The UPPs were not an Olympics legacy project, but their deployment coincided with Brazil's efforts to bolster its international reputation as a global economic player, in part through hosting events like the World Cup and the Olympics. As the international media increased its focus on Rio, documenting potential human rights violations and police brutality in the city became even more important. Papa Reto was formed at the height of UPP activity.


The Rio Olympics cycle, from 2009 to 2016, occurred during the mobile technology and social media boom. As Catalytic Communities director Theresa Williamson pointed out, Rio was the first Olympic city where the world could experience the costs in real time. This confluence of circumstances played a big part in giving favela residents a voice in Brazilian and international media.

Alemão has always had violence, but Santiago said it was different under the UPPs. They live in a war-like state now, where the UPPs form an occupying force and the drug gangs a guerrilla resistance. The residents are caught in the middle.

Around the time Rio won the bid for the 2016 Summer Olympics, the government built a cable car that connected Alemão to the neighborhood below and a public transportation hub at a cost of R$210 million, or roughly $130 million, largely supported by federal and state funds.

Most favela residents didn't want the cable car. There were many other issues that needed addressing, such as functional sewage system. And although some residents did end up using the cable car, less than three weeks after the Olympics ended, it was shut down for six months, ostensibly due to safety concerns and necessary repairs. The company running it, a subsidiary of Odebrecht, claimed they hadn't received payment from the government since April. By December, the cable car project was linked to lava jato, the massive, multi-billion-dollar corruption scandal engulfing Brazil. Nobody knows when the cable car will resume service.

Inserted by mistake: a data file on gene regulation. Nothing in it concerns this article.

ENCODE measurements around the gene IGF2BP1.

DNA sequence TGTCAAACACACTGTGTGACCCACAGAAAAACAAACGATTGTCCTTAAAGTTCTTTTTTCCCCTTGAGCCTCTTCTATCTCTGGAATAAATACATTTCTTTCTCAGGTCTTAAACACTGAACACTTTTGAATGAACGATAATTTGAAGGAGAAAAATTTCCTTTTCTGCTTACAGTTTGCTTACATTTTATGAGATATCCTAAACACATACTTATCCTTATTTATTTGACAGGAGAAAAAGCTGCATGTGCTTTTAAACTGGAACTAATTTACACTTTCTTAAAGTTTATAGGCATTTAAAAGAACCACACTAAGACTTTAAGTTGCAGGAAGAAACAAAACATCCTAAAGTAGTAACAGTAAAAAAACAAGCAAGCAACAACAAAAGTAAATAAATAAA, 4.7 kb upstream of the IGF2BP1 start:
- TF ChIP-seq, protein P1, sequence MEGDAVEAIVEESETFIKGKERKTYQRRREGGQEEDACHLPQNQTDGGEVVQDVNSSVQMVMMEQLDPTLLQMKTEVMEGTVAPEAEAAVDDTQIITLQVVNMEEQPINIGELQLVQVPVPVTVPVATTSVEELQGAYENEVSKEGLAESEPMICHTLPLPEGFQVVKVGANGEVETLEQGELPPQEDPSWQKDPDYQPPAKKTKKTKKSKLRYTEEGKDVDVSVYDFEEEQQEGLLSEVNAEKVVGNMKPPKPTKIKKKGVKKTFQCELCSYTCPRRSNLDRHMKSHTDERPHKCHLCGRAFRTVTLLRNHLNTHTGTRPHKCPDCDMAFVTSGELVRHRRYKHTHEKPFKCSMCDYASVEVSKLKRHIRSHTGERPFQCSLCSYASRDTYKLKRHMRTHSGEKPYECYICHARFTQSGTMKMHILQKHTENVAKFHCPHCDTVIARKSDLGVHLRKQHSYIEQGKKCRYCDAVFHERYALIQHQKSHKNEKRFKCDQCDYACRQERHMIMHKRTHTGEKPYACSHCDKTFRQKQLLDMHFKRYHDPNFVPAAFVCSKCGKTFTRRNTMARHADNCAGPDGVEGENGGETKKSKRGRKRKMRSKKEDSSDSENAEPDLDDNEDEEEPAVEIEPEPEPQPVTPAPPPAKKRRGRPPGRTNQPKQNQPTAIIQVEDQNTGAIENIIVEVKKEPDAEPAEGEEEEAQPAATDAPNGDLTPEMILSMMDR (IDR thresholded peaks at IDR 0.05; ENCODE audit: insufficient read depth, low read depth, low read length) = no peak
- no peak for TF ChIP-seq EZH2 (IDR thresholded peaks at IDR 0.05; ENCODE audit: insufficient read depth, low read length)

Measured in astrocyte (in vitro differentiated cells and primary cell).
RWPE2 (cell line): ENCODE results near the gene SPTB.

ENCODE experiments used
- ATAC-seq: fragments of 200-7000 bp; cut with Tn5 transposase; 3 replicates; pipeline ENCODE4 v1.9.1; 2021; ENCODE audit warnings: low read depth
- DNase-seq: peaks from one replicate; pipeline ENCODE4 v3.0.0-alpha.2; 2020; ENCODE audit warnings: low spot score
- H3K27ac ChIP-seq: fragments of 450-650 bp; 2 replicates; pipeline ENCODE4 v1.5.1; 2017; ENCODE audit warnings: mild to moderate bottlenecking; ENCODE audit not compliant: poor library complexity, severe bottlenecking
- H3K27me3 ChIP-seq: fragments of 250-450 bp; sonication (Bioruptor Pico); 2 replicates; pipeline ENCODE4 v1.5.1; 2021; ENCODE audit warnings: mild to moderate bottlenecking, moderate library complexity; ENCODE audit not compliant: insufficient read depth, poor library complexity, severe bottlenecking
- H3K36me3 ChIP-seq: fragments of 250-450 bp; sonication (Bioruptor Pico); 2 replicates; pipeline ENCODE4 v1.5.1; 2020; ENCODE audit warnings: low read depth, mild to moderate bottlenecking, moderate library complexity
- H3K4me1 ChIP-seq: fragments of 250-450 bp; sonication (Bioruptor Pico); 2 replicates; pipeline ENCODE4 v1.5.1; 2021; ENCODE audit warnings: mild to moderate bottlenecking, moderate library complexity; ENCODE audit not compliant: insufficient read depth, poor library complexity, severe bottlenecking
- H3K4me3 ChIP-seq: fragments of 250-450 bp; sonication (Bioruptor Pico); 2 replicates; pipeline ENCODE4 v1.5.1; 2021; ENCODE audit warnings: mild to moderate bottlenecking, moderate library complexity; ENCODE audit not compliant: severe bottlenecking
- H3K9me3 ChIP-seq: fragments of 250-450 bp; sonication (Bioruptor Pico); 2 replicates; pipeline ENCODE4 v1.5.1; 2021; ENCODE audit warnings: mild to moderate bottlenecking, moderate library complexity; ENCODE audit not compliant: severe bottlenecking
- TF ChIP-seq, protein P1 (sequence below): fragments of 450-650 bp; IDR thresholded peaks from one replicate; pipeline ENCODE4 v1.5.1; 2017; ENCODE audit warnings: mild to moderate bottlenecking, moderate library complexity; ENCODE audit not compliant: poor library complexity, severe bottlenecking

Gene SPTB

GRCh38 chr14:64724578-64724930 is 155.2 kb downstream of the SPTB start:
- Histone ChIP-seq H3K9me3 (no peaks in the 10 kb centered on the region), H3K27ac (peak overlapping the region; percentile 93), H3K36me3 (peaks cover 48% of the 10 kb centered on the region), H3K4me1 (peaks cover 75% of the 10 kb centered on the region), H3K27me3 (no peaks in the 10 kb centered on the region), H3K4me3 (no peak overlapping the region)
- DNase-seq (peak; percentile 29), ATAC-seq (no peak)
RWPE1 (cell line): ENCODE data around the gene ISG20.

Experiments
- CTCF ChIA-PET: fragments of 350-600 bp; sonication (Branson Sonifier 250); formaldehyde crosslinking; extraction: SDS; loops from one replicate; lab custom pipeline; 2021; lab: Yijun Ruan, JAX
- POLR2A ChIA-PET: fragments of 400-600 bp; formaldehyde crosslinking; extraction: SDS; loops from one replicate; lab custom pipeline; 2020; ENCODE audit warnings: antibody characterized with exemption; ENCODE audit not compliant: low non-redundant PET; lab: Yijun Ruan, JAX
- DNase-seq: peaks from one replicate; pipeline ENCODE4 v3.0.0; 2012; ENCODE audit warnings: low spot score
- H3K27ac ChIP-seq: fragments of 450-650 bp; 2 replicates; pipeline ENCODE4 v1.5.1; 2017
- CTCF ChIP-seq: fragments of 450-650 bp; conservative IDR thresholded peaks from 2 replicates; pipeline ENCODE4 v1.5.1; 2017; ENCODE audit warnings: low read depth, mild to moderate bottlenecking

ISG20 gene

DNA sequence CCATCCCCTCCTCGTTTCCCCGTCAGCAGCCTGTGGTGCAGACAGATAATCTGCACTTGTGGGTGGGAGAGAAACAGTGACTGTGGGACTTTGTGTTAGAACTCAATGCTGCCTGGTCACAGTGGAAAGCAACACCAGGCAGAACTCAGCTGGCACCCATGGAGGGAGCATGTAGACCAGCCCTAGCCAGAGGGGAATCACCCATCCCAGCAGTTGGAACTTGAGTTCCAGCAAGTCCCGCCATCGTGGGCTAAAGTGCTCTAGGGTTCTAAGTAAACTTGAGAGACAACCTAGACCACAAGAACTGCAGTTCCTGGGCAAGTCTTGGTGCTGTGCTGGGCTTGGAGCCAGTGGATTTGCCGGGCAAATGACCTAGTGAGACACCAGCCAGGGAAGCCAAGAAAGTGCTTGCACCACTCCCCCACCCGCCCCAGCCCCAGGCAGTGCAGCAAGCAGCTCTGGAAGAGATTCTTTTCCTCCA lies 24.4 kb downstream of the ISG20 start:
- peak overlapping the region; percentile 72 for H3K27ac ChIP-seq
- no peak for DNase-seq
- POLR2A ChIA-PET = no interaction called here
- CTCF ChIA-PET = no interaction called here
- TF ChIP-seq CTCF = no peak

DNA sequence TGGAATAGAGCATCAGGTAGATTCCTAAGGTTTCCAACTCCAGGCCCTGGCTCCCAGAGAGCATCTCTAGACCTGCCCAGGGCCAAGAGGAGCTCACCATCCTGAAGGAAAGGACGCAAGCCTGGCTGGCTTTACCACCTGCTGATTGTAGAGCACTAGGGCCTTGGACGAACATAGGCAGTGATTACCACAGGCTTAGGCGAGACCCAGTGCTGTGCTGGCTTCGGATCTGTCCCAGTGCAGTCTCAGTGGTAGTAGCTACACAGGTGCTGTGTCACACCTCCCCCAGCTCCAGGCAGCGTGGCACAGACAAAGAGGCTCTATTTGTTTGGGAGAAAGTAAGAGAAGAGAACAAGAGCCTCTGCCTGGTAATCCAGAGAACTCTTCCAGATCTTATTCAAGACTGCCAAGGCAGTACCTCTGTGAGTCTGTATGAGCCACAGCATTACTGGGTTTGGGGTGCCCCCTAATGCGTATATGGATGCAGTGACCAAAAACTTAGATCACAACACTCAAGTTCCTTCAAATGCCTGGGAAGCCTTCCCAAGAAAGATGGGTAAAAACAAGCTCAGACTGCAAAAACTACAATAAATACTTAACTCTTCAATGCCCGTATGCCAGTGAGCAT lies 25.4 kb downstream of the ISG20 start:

Just after the cable car shut down, the UPPs resumed heavy operations in Alemão. By mid-September, shootouts were a near-nightly occurrence. One night, while Santiago filmed police loading residents on to buses, an officer reportedly threatened him, saying among other things, "a plain clothes moto will come by and get you and no one will see." Friends texted him for the next few days reporting that police were conducting raids searching for him, accusing him of supporting criminals.